5 Awesome Tips to Help You Sound Better When Recording

If you have ever tried to record your voice, in a studio or at home, you might have realized that the final recording sounds nothing like you thought it would. You do know that you sound great, have heard that you do, and other people have told you the same thing.

So, what happened? The difference is caused by the way we hear sounds; first through the air and then as vibrations that travel through the skill. This combination can muddy how the voice sounds,

Here are a few things you can do to make you sound much better when recording:

1. Practice Beforehand

Recording in a studio can be very intimidating and to cut the tension, a lot of new singers rush things. This rushing can make you sound a lot worse than you did at home. The best way to overcome these feelings is to practice a lot.

When practicing, record everything and listen back to it. Doing so allows you to correct anything you do not like. It also helps you establish the right key for the type of song you are recording and to work on any vocal range issues that come up.

Once you have the song and the vocal technique down, recording in a studio will be easier, and you will not have to do too many takes.

You will also know the melody and lyrics so well that singing in front of people will not feel intimidating as you will know exactly what you need to do.

Many recording studios offer rehearsal spaces to hire too. This is something that the Los Angeles recording studio PIRATE offers for anybody who wants to get some extra hours in before jumping straight into a recording session.

2. Check Your Posture

Check Your Posture

Posture is so important when recording. Slight movements and posture can distort the recording as the microphone in the studio will be very sensitive.

The correct posture requires that you start by relaxing your whole body. Any tension, especially in the abdomen, can interfere with your ability to sing.

Next, stand with your legs slightly apart with one foot slightly forward. This stance gives you stability while ensuring you are leaning slightly forward. Straighten your back and ensure your chin is parallel to the floor.

3. Select the Right Microphone

The microphone makes a massive difference depending on the type of singer you are. Before you start recording, run through some verses using different microphones.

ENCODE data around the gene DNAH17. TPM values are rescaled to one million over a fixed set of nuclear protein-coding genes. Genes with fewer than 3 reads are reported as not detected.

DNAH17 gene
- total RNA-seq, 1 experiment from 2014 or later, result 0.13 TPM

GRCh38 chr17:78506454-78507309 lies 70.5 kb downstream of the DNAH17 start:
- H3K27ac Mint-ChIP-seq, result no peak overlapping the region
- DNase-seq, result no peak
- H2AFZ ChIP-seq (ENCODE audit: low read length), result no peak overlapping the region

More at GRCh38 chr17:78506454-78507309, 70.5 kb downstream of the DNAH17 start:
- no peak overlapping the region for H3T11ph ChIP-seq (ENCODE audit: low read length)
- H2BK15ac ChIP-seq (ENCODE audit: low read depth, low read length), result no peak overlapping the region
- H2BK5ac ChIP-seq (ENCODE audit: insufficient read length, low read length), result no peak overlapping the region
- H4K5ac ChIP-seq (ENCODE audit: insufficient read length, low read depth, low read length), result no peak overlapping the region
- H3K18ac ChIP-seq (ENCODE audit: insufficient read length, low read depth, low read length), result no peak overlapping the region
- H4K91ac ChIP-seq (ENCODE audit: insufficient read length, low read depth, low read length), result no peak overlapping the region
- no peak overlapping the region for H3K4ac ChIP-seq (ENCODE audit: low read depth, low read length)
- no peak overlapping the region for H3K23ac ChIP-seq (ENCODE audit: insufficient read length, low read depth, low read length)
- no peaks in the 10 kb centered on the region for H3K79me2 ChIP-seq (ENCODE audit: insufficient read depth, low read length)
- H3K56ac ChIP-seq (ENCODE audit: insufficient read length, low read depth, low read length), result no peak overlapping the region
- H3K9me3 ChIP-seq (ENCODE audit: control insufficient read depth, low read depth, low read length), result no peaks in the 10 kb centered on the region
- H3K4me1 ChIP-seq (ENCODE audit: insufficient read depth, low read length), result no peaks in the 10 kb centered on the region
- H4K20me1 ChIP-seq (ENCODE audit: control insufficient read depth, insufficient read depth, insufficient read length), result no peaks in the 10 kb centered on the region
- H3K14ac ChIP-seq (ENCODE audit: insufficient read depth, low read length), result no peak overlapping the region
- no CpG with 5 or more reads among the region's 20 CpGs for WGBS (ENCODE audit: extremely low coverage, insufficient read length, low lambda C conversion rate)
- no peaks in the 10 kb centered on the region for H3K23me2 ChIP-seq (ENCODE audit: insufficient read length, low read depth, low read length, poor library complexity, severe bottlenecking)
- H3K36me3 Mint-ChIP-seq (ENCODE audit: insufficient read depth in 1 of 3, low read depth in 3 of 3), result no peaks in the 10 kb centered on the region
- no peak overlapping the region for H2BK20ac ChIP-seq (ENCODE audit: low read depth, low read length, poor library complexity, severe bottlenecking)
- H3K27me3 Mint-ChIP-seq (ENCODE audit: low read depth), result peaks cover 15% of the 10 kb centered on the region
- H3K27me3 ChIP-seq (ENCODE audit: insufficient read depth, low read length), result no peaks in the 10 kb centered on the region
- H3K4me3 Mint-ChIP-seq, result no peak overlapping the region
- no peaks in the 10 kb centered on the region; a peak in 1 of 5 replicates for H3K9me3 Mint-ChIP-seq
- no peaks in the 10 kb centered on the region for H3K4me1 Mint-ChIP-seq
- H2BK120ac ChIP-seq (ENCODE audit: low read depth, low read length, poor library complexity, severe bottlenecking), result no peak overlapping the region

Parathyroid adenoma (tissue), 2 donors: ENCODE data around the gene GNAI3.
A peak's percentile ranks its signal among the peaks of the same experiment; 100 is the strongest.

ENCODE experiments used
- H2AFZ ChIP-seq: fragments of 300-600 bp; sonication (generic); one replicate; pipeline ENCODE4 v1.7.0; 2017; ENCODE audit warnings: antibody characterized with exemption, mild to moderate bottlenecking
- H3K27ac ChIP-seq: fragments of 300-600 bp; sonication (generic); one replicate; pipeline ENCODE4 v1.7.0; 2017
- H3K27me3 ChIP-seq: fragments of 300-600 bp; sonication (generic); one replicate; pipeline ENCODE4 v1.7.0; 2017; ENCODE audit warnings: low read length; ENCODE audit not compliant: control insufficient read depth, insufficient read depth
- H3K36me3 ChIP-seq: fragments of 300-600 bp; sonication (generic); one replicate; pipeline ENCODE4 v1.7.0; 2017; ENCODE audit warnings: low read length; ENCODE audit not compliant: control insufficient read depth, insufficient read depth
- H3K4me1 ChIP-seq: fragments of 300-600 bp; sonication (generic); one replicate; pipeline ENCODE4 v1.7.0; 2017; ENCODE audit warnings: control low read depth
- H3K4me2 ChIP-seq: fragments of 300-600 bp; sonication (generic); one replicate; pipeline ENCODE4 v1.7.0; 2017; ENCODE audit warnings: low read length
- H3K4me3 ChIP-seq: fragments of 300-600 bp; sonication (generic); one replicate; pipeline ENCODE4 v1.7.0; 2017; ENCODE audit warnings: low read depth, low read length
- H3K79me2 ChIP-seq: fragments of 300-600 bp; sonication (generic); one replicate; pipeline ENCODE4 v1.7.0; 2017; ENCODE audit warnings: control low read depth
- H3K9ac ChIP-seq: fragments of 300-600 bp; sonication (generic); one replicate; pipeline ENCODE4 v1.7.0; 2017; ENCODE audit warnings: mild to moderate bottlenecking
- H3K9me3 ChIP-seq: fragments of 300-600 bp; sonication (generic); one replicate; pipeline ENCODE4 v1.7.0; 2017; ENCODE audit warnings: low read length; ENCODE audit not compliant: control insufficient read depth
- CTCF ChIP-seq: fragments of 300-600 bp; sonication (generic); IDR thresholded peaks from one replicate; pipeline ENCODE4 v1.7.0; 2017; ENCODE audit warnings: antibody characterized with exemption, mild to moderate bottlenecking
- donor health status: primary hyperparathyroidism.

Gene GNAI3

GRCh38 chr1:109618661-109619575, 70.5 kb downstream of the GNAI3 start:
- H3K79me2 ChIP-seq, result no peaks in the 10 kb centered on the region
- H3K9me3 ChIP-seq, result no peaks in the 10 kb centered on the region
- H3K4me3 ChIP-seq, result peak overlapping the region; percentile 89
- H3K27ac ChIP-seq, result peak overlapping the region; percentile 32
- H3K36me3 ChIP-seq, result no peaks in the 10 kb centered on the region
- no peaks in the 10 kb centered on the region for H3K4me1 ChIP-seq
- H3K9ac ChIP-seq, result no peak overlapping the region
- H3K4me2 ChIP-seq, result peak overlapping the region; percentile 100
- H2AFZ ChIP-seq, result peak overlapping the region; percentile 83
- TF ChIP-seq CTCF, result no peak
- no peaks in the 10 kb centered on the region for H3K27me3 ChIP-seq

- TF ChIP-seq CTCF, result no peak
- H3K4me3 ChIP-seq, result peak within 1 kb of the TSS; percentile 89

You should record three versions of the song without changing the EQ setting and listen back. You will then be able to choose the microphone that makes you sound best.

Always choose a recording studio with a condenser microphone. The diaphragms in these microphones are extremely light meaning they follow soundwaves better than dynamic microphones.

The other reason why a recording studio might use a condenser microphone is that it has a much higher sensitivity which is great for lower sounds, and a lot less noise than traditional dynamic microphones.

A reputable studio will also use a curtained booth to stop interference when recording vocals and ensure crispier recordings.

4. Practice Your Microphone Technique

You should also know how to use the microphone you choose correctly. One of the things you should know is the microphone volume control. This involves moving close to the microphone when your voice becomes software and further if it gets loud.

Doing so ensures you record at a decent volume for both loud and soft parts which reduces the need for a lot of compressions when mixing.

Second, you should learn how to avoid sibilance and popping. Sibilance is the hissing you hear when you make an F or S sound.

Popping happens as you pronounce B’s and P’s because these sounds create bursts of air as they are pronounced.  You can avoid both of these issues by adjusting the distance and angle from the microphone.

Lastly, you should avoid getting breathing sounds in your recording. This is done by using a pop filter and moving your head to the side and out of the way when taking a breath. If you do not do this, the breath sound will need to be edited out later.

Related Resource: Want to Learn How to Learn How to Play an Instrument? Here’s What Every Beginner Should Know

5. Put Emotion in Your Songs

Put Emotion in Your Songs

Music is meant to move your listeners while also helping them connect with the song. The best way to achieve both of these is to add emotion to your song.

To do this, ensure you are communicating the lyrics and not just singing them. Use emotion to make your audience understand what you mean in each line.

Remember that the emotions you add to the song will depend on the lyrics and the type of song you are doing. If you have a hard time adding the correct emotion to a song, talk to a producer and they will get you on the right track.

Mistakes happen all the time when recording, and you might end up sounding nothing like you expected. Following the tips above and practicing would help you see a noticeable difference in the quality of your recordings.

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Arnab

Arnab is a professional blogger, having an enormous interest in writing blogs and other jones of calligraphies. In terms of his professional commitments, He carries out sharing sentient blogs.

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